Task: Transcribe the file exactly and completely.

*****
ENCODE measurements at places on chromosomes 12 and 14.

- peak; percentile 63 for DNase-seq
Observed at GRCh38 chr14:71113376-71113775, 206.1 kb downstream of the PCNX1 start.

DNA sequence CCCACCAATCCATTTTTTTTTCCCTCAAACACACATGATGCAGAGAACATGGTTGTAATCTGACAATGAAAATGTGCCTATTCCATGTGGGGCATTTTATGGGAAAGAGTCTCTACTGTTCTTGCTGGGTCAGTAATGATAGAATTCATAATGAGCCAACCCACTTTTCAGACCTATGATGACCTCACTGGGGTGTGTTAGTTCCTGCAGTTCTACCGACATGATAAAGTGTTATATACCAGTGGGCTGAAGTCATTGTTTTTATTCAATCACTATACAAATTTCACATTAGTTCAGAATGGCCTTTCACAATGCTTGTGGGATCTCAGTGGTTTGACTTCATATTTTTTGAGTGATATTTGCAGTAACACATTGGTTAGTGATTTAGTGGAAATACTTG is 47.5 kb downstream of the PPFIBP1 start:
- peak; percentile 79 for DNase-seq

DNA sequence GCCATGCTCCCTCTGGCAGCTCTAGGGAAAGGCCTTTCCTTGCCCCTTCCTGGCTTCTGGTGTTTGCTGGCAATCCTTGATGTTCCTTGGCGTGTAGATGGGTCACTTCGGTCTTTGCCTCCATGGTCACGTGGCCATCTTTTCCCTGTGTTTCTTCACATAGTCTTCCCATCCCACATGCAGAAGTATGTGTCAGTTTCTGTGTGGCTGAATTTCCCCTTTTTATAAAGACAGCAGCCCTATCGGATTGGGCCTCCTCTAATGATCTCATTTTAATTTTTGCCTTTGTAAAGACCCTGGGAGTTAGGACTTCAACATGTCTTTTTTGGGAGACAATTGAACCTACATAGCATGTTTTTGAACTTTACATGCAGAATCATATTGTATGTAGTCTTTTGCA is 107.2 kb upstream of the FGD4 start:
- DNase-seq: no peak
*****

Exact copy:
ENCODE measurements at places on chromosomes 12 and 14.

- peak; percentile 63 for DNase-seq
Observed at GRCh38 chr14:71113376-71113775, 206.1 kb downstream of the PCNX1 start.

DNA sequence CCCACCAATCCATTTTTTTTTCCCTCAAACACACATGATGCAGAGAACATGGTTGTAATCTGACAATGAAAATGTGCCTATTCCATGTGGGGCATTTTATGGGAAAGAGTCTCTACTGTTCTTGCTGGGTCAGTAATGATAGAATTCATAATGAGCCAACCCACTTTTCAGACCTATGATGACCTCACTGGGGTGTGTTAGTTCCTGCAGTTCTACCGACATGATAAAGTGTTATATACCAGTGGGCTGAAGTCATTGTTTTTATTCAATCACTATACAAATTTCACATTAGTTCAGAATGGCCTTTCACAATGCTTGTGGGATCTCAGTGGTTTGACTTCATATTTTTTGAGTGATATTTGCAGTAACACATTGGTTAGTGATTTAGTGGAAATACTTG is 47.5 kb downstream of the PPFIBP1 start:
- peak; percentile 79 for DNase-seq

DNA sequence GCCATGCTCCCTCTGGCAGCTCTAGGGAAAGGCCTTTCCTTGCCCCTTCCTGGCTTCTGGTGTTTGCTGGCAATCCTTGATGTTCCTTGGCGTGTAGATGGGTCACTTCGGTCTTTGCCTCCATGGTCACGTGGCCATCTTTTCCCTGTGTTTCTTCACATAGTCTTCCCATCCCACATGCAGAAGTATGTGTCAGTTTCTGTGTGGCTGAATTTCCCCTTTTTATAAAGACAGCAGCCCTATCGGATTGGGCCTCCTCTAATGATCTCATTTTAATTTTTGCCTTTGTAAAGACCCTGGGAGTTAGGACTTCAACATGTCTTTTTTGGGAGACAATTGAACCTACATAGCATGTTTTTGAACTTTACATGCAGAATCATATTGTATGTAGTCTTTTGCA is 107.2 kb upstream of the FGD4 start:
- DNase-seq: no peak